Thursday, November 03, 2005

Brooks screens Eggleston documentary

Ed Halter of The Village Voice calls it “a subtle, elegant documentary.” Artforum’s Amy Taubin describes it as “Brilliant! A remarkably intimate but also discreet portrait.” The Commercial Appeal’s John Beifuss refers to it as a “fascinating documentary.” Judge for yourself on November 17 when Memphis Brooks Museum of Art presents William Eggleston in the Real World at 7:00 p.m.

Michael Almereyda’s film tracks Eggleston on trips to Kentucky, Los Angeles and New York, but gives particular attention to downtime in Memphis. It shows a deep connection between Eggleston’s enigmatic personality and his groundbreaking photographic work while revealing his talents as a musician, draftsman and videographer.

Local arts patron and physician James Patterson helped to produce William Eggleston in the Real World. Dr. Patterson will introduce the film at the Brooks, giving the audience some insight into the project. The Brooks will present one screening only on November 17 in the Dorothy K. Hohenberg auditorium. Tickets are $6 for members and $8 for non-members.

Wednesday, November 02, 2005

Meisner project performance

This is from Amber O'Daniels' Meisner for the Creative class that's presenting this special project production. It's Nov. 18, 7 p.m. at the MeDiA Co-op. If you're creative, you need to be there.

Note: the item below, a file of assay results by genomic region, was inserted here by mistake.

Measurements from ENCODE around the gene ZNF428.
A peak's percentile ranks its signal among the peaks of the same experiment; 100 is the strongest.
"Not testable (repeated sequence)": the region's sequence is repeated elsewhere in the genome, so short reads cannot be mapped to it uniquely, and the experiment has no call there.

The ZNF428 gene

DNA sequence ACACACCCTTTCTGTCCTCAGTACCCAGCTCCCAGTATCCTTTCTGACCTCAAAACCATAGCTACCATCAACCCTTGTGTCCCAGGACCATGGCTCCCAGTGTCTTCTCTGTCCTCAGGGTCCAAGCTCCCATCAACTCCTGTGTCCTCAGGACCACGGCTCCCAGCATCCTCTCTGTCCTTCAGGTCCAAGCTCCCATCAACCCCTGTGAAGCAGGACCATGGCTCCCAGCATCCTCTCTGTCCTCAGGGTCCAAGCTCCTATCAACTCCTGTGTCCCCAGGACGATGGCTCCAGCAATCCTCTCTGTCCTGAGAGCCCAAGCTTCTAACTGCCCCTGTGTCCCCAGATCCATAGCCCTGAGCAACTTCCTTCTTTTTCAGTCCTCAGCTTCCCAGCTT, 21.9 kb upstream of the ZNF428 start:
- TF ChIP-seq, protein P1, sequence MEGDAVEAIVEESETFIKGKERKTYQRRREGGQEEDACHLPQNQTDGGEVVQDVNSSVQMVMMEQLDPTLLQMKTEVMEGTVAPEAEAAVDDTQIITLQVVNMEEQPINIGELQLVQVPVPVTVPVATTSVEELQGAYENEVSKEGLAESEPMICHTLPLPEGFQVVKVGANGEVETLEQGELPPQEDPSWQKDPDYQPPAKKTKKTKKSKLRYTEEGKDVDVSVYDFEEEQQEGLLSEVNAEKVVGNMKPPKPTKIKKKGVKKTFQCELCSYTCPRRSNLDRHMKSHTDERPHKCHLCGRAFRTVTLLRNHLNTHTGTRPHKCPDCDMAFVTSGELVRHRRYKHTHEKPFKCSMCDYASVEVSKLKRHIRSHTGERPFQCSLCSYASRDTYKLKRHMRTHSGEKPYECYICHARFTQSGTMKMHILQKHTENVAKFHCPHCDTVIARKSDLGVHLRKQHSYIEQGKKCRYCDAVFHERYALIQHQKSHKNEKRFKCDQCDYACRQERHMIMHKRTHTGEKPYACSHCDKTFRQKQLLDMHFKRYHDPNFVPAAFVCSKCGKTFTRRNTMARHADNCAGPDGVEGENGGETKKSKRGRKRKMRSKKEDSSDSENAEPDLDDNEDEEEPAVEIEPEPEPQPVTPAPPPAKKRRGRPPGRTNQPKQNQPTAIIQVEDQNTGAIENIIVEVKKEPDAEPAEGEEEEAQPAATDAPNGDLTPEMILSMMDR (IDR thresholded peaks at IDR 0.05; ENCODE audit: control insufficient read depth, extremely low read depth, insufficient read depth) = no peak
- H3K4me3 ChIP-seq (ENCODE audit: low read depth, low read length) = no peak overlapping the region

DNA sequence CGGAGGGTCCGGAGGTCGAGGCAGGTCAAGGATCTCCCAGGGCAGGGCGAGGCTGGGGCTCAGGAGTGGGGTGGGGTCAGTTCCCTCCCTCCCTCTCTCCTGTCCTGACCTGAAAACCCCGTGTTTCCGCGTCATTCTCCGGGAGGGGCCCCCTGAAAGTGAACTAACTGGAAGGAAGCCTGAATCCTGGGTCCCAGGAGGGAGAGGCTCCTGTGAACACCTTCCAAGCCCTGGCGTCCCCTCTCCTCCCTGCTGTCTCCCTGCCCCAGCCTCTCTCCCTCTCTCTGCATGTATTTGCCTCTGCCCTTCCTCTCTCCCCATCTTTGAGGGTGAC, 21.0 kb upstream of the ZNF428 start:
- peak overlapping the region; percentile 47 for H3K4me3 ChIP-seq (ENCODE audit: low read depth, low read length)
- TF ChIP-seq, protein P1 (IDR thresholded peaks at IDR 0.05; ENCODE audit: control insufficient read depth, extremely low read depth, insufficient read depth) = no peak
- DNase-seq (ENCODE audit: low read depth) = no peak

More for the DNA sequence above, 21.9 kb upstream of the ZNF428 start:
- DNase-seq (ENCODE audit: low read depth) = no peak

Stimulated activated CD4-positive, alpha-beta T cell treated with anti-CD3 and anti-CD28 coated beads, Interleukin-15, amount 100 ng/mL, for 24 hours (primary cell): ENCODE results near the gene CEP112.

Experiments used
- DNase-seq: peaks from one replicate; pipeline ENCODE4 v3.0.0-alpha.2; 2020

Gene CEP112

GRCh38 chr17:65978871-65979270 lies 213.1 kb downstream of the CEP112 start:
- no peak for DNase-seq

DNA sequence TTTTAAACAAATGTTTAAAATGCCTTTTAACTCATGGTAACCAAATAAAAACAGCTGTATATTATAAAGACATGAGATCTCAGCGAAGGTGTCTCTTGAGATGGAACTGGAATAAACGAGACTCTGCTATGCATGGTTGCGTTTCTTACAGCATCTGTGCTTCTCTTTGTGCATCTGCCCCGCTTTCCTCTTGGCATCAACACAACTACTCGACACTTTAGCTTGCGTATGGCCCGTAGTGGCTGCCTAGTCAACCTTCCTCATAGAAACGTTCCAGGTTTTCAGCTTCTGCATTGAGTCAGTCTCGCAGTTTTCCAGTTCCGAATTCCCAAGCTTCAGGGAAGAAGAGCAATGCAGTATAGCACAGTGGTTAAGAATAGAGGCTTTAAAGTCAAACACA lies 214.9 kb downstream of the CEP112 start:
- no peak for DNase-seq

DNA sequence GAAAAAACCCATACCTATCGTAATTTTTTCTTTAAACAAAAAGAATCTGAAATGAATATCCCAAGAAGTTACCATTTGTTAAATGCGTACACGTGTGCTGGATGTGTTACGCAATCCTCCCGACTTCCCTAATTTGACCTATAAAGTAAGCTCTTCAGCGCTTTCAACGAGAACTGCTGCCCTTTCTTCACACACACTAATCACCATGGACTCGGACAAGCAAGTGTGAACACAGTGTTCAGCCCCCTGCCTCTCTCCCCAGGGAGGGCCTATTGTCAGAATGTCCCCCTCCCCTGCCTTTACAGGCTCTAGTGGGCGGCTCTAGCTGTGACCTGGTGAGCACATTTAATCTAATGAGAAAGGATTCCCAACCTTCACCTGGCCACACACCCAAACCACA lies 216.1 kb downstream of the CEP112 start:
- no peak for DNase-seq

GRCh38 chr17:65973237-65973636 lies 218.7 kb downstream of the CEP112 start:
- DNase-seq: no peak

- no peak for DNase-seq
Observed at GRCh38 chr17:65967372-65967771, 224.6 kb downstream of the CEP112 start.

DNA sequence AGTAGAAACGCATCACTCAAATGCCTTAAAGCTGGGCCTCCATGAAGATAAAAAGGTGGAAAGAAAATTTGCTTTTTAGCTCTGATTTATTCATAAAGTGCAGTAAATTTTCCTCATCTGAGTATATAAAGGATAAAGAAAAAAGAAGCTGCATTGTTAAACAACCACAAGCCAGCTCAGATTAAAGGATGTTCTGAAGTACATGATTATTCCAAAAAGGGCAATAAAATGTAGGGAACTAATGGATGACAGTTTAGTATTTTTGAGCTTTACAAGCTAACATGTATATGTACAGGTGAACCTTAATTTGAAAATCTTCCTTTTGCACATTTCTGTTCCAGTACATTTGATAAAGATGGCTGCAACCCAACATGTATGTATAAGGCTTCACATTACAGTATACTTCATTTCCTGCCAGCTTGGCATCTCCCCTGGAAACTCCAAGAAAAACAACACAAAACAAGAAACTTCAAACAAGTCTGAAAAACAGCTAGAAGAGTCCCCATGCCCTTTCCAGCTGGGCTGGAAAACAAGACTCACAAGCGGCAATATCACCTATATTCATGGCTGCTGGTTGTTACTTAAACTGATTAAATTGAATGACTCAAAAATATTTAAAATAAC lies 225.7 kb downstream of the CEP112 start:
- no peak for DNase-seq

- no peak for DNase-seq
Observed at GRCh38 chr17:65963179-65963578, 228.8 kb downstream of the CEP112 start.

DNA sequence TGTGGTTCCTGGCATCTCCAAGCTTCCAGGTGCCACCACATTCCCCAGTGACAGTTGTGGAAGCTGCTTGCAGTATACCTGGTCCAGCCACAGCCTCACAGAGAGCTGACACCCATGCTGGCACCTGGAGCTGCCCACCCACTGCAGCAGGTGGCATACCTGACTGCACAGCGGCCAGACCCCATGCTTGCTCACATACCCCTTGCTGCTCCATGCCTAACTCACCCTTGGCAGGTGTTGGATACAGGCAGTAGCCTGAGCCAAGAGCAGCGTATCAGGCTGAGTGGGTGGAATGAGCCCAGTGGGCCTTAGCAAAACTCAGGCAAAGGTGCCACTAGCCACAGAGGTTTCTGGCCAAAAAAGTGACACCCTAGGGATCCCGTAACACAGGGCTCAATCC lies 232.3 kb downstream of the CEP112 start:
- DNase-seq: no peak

Tuesday, November 01, 2005

New and updated

A couple of new additions to the "Memphis Film Sites" listing at right include:
  • Old School Pictures, makers of "Act One" which grabbed the Best Narrative Feature in the Hometowner category of Indie Memphis last week
  • Arnita C. Williams, actress, screenwriter, director and filmmaker
You should also regularly check for updates:

Casting call

Casting Session for the film STIRRING is Nov. 12 & 19 from 9 a.m. to 4 p.m. at the Christian Student Center, 425 Patterson near U of M.
Primarily looking for:
About 20-30 males, ages 25 and up
At least 2 females, ages 25 and up
Children, ages 5-12
but other roles needed as well, so if you don't fit the above description, don't let that stop you!
Ability to speak Russian (or similar language/dialect) preferred, or should be willing to learn. (All dialogue in the film will be in either Russian or Ukranian)

The culture of deception

Well we're talking about Hollywood, natch. In this fine Slate article. An excerpt:
Since Hollywood is an industry dedicated to perpetrating illusion, its leaders often assume they have license to take liberties with the factual elements that support the movies they make. This practice is euphemistically described by marketing executives as "pushing the reality envelope."